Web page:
In this respect our answer is plausible.

    Work backwards by using your calculated value for the oxidation state of carbon, and your value for the oxidation state of oxygen as given by the "rules" to calculate the overall charge on the CO2 molecule.
    Let ON(CO2) = charge on the molecule
    and ON(O) = oxidation number of oxygen = -2
    and ON(C) = oxidation number of carbon = +4
    Then:
    ON(CO2) = ON(C) + [2 × ON(O)]
    ON(CO2) = +4 + (2 × -2) = +4 + (-4) = +4 - 4 = 0
    So CO2 is found to be electrically neutral.
    We are therefore reasonably confident that our answer is correct.

  6. State your solution to the problem "find the oxidation number (state) for carbon":

    Oxidation number (oxidation state) of carbon is +4
    ( or +IV if you are using the roman numeral convention)

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Worked Examples: Calculating Oxidation Numbers (States) for Elements in Charged Species (Ions)

Question 1: Find the oxidation state (oxidation number) of sulfur in S2-.

Solution:

(Based on the StoPGoPS approach to problem solving.)

  1. What is the question asking you to do?

    Calculate oxidation number (oxidation state) for sulfur

  2. What data (information) have you been given in the question?

    Extract the data from the question:

    formula of the ion: S2-
  3. What is the relationship between what you know and what you need to find out?

    Step 1: Write the formula for the species (molecule, ion or compound).

    S2-

    Step 2: Assign a symbol to the overall charge on the species, and include its value if known.

    Let ON(S2-) = charge on ion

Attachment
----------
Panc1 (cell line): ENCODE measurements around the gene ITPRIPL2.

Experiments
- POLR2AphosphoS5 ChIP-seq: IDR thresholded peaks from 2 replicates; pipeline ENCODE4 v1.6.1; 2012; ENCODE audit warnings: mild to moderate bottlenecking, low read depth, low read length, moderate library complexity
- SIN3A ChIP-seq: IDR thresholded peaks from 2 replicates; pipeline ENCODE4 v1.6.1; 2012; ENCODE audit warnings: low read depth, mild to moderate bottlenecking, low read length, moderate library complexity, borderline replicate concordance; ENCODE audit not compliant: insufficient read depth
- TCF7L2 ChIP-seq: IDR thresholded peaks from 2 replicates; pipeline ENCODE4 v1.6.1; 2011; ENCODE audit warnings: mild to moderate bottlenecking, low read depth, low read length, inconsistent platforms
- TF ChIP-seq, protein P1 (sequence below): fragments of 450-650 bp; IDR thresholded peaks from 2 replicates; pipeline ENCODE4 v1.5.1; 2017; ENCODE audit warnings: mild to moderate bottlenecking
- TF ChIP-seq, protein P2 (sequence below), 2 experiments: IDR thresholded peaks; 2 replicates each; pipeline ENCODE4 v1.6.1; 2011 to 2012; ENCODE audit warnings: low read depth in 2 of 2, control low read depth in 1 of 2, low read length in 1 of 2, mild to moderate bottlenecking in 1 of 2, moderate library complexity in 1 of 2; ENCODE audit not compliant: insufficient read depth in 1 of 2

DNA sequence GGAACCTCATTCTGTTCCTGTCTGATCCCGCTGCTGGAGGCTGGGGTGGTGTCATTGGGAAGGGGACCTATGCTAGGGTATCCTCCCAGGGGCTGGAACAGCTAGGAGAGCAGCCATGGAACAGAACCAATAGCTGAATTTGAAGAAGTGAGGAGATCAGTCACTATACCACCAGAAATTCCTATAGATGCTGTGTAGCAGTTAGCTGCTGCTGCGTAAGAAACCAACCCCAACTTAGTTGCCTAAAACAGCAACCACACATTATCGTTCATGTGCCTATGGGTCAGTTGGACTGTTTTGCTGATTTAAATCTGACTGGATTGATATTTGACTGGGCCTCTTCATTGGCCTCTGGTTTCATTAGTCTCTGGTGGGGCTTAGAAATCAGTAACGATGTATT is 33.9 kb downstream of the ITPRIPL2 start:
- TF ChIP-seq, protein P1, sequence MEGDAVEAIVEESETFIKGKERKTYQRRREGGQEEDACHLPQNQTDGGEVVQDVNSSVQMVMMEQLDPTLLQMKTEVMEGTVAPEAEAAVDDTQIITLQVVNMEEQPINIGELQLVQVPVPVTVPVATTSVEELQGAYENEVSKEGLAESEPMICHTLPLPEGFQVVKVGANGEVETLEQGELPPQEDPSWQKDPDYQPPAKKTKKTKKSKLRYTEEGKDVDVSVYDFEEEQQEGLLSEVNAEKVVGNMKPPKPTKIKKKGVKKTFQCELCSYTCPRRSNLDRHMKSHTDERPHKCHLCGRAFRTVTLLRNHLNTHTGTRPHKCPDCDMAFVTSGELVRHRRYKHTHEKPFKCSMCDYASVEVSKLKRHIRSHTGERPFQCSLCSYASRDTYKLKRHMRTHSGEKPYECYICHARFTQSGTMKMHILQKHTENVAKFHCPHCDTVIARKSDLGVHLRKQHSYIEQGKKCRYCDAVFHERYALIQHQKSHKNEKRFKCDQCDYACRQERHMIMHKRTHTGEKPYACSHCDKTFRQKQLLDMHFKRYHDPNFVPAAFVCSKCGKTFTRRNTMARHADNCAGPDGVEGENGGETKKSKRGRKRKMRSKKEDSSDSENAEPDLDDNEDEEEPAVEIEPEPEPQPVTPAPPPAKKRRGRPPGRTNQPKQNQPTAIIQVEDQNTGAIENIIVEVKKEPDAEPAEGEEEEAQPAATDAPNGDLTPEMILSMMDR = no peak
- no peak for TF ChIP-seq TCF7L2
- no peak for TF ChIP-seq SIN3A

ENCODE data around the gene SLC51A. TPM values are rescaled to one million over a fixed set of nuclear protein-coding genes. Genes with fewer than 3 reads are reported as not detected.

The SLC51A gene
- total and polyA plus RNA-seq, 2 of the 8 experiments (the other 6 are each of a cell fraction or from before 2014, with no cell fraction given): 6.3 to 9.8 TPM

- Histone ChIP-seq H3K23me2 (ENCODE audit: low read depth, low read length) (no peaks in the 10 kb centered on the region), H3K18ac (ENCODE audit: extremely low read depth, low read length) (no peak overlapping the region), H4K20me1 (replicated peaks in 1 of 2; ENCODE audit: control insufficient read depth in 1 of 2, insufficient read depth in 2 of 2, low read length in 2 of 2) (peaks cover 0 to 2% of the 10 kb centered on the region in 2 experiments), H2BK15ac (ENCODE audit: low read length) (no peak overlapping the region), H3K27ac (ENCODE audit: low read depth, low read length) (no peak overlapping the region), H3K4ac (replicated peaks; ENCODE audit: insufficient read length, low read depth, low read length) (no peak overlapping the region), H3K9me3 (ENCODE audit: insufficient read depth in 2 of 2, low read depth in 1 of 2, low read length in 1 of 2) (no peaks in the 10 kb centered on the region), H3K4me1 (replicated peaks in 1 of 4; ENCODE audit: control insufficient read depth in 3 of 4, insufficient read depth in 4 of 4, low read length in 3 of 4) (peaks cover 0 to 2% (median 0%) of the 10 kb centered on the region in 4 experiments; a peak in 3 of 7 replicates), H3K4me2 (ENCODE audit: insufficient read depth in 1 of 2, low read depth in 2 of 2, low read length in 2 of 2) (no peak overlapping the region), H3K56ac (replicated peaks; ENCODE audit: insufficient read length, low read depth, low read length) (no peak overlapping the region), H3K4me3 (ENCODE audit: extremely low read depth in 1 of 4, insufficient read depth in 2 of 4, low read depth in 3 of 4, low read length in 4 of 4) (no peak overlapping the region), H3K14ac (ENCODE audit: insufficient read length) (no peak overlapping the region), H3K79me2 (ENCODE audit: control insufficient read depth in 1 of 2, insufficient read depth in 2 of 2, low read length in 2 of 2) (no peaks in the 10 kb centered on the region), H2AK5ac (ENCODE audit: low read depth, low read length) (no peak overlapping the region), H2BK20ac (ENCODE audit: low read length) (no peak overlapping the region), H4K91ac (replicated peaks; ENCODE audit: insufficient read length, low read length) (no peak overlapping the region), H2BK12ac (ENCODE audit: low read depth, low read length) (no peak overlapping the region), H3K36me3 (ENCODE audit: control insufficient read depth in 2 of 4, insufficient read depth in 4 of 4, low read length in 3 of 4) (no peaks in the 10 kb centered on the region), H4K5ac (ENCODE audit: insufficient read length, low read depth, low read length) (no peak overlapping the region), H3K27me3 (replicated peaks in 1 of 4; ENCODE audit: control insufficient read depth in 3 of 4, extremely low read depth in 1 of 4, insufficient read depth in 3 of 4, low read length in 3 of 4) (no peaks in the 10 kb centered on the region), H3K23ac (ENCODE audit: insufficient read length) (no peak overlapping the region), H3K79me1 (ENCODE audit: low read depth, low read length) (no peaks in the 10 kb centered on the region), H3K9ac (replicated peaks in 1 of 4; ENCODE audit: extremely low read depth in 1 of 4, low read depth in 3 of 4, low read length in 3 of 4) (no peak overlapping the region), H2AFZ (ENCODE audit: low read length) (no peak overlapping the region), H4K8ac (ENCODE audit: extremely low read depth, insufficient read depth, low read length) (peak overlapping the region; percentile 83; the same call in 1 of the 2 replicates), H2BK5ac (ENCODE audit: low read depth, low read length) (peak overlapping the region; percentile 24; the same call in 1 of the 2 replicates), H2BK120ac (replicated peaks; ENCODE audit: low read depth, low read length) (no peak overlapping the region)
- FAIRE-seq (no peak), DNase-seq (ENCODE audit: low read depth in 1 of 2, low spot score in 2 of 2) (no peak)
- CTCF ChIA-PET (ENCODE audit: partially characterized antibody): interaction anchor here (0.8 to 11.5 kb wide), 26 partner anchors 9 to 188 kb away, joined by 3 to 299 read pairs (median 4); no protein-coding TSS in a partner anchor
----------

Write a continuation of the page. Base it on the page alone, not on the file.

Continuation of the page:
ON(S2-) = -2

    Step 3: List the elements making up the species (molecule, ion or compound) and note how many atoms of this element are present.

    1 atom of sulfur = 1 × S

    Step 4: Assign a symbol to represent the oxidation state of each element in the species.

    Let ON(S) = oxidation number of sulfur in the ion

    Step 5: Write in any known values for the oxidation state (number) for the elements above.

    ON(S) = ?

    Step 6: Write an equation using these symbols to show that the sum of the oxidation state (number) for "atoms" of each element present is equal to the overall charge on the species.

    ON(S2-) = ON(S)

    Step 7:Substitute the known values into the equation:

    -2 = ON(S)

  4. Solve the equation to calculate the oxidation number (state)

    ON(S) = -2

  5. Is your answer plausible?

    Rule 2 states that "the oxidation number (or oxidation state) for the ion of an element is equal to the charge on the ion."
    S2- is the sulfide ion, the ion of the element sulfur.
    So, the oxidation number (oxidation state) of S2- will be equal to the charge on the ion.
    Charge on S2- is 2-
    Therefore oxidation state (oxidation number) of sulfur in S2- must be -2

    Since this value agrees with that which we calculated above, we are reasonably confident that our answer is plausible.